Vacuum Technology Drives E-Mobility! Discover The Vacuum Technology’s Impact On The Growth Of Electric Mobility

Electric mobility is the newest trend in today’s highly competitive market. Electric vehicles have already been defined as the future of transportation, and are on the increase. They are predicted to inevitably take over the car industry by the next decade.

Through technical innovation, e-Mobility is prepared to address today’s concerns linked with climate change, fossil fuel dependency, and environmental protection. Today, a slew of big auto manufacturers have not only begun building their own electric vehicles — alongside the industry’s pioneer, Tesla — but have also planned to discontinue the production of gas-powered vehicles in the next decades.

Vacuum technology has been – and still is – essential in this process.

vacuum technology for electric car production

 

Vacuum technology and mobility: a lifelong interest

Vacuum technology is not new in the mobility sector: it has been around for more than 60 years to support the creation and production of vehicle batteries.

It began as an industry-wide innovation and has been in use for decades. Despite this, it will continue to be utilized for many years to come, as it is still playing a huge role in the most recent e-mobility innovation.

Agilent, a supplier of vacuum and leak detection equipment and services, is dedicated to providing concrete solutions in the approach to sustainable mobility. It assists manufacturers all over the world in both the core, fundamental procedures of developing renewable battery technology and the secondary processes that are equally significant. Vacuum and leak detection technologies, for example, are important components in new industrial processes for vehicle electrification.

Agilent is significantly involved in the development of electric mobility in general, with a variety of equipment and brilliant solutions. Examine the most recent vacuum technology by yourself at https://www.agilent.com/en/product/vacuum-technologies.

What is the role of vacuum technology in the development of electric vehicles?

Vacuum is already used in various functional stages and processes associated with electric mobility.  From the electrolyte-filling stage of a lithium-ion battery (to ensure that the cell is evenly saturated with the electrolyte) to assisting in the shaping of the electric motor with constantly innovative generator technologies, to make them modular, lighter, more affordable, quieter, and more efficient. Agilent is involved in the development and production of a vast majority of electric vehicle components.

In addition to lithium-ion batteries, the most known and utilized rechargeable batteries, Agilent concentrates as well on the advancements in hydrogen fuel cells, one of the future trends for innovative technologies in electric vehicles.

What are lithium batteries?

Modern lithium-ion batteries are the favoured technology for electric vehicles right now. Unlike other batteries, lithium-ion batteries are among the most often used rechargeable batteries because they have a much higher energy density and a slow discharge rate, allowing them to maintain a charge for significantly longer.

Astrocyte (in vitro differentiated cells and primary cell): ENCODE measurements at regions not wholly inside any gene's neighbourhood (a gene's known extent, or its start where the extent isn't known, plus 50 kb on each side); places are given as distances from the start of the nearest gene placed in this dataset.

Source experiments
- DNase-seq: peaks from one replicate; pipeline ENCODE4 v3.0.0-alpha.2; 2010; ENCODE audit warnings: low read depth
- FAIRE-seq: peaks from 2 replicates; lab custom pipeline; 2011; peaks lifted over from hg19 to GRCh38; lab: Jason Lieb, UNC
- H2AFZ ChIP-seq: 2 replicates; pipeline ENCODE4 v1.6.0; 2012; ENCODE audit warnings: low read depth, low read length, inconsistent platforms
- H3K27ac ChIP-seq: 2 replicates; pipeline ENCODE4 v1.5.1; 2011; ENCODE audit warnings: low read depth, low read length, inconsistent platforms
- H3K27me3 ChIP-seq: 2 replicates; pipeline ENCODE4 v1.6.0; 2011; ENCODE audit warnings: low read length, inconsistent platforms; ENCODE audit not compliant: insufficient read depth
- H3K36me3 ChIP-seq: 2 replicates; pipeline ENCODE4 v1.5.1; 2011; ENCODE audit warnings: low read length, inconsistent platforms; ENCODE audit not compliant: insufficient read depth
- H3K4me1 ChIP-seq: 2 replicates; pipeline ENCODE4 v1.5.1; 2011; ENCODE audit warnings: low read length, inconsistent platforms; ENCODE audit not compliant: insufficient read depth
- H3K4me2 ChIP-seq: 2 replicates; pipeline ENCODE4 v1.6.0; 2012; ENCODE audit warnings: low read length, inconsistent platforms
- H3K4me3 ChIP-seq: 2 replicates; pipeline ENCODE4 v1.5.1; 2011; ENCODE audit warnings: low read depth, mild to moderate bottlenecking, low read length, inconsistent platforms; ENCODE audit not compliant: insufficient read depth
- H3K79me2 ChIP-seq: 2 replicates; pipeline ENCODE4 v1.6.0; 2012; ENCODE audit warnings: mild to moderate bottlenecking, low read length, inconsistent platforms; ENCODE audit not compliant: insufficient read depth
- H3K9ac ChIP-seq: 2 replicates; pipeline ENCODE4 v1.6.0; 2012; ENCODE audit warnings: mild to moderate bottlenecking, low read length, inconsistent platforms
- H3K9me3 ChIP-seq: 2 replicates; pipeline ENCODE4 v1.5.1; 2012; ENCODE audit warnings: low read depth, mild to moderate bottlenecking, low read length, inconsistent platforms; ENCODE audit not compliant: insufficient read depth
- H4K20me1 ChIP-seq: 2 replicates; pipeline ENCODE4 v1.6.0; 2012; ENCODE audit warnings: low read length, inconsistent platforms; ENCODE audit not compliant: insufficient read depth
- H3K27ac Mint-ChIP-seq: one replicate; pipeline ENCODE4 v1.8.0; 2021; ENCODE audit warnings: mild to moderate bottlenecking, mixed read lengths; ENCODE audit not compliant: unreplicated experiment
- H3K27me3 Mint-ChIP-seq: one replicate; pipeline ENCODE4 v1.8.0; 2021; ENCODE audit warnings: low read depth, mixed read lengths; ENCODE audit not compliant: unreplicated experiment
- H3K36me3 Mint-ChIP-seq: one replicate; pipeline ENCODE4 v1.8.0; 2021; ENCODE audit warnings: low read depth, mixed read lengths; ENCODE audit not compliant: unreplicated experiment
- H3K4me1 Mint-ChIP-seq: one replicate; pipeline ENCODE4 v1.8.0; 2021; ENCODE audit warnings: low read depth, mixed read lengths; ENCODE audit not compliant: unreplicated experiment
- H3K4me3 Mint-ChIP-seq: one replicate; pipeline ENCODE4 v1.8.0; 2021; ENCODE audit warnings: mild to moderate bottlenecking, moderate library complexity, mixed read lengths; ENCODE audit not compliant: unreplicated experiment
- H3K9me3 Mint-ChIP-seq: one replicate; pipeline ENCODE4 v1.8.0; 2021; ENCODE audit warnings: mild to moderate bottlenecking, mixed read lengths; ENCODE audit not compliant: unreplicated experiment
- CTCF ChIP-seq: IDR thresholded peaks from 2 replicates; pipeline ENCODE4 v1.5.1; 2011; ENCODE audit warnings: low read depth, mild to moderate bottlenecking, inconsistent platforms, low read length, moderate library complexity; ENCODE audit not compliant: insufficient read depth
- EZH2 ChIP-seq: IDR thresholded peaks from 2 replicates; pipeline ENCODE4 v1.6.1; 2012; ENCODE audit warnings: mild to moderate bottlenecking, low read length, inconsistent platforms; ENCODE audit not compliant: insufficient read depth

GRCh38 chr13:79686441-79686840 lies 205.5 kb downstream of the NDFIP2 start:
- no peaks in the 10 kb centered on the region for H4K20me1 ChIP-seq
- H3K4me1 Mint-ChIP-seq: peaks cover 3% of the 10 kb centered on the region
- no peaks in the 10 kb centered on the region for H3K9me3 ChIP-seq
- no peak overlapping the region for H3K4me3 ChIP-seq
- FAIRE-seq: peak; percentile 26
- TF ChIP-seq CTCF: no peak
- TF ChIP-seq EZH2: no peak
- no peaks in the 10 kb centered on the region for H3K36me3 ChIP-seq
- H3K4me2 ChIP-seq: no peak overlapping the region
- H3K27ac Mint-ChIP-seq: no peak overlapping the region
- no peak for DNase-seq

They are innovative battery technologies that utilize lithium ions as a key component in the battery’s operation and electrochemistry.

Lithium-ion batteries, in addition to appearing in electric cars, can also be found in small portable electronics such as laptops and smartphones, and are frequently utilized in military and aerospace applications.

EV production technology

Vacuum Technology is driving electric mobility!

Vacuum is already used in various functional stages and processes associated with electric mobility. Let’s go deep together in the stages where vacuum is the dominant player.

1. Battery production: vacuum technology in more than half of the battery manufacture processes!

Agilent’s vacuum specialists assist lithium-ion battery manufacturers with their procedures and technological challenges in production processes, quality control, and safety measurements. As a result, they have been significantly involved in the development of electric mobility, with their vacuum tech currently accounting for more than half of the processes in battery creation.

Battery performance, longevity, and overall quality are all highly influenced by the quality of the manufacturing process. Agilent solutions and experience optimize resource usage and reduce process time while ensuring product quality goals are fulfilled.

2.  Battery Cooling

As batteries get more efficient and powerful, car companies are being pressed to develop new heat management systems. Cooling systems must keep battery temperatures between 20 and 40 degrees Celsius. Liquid coolers have been shown to be the most efficient approach for keeping the battery pack at the proper temperature range.

The biggest disadvantage of liquid coolers is the potential of a leak or spillage. Undetected leaks significantly reduce the battery’s service life and/or allow highly reactive electrolytes to escape. Water leakage in battery coolers is a severe problem that affects battery durability and battery pack safety. To ensure long battery life, the cell must be completely leak-proof.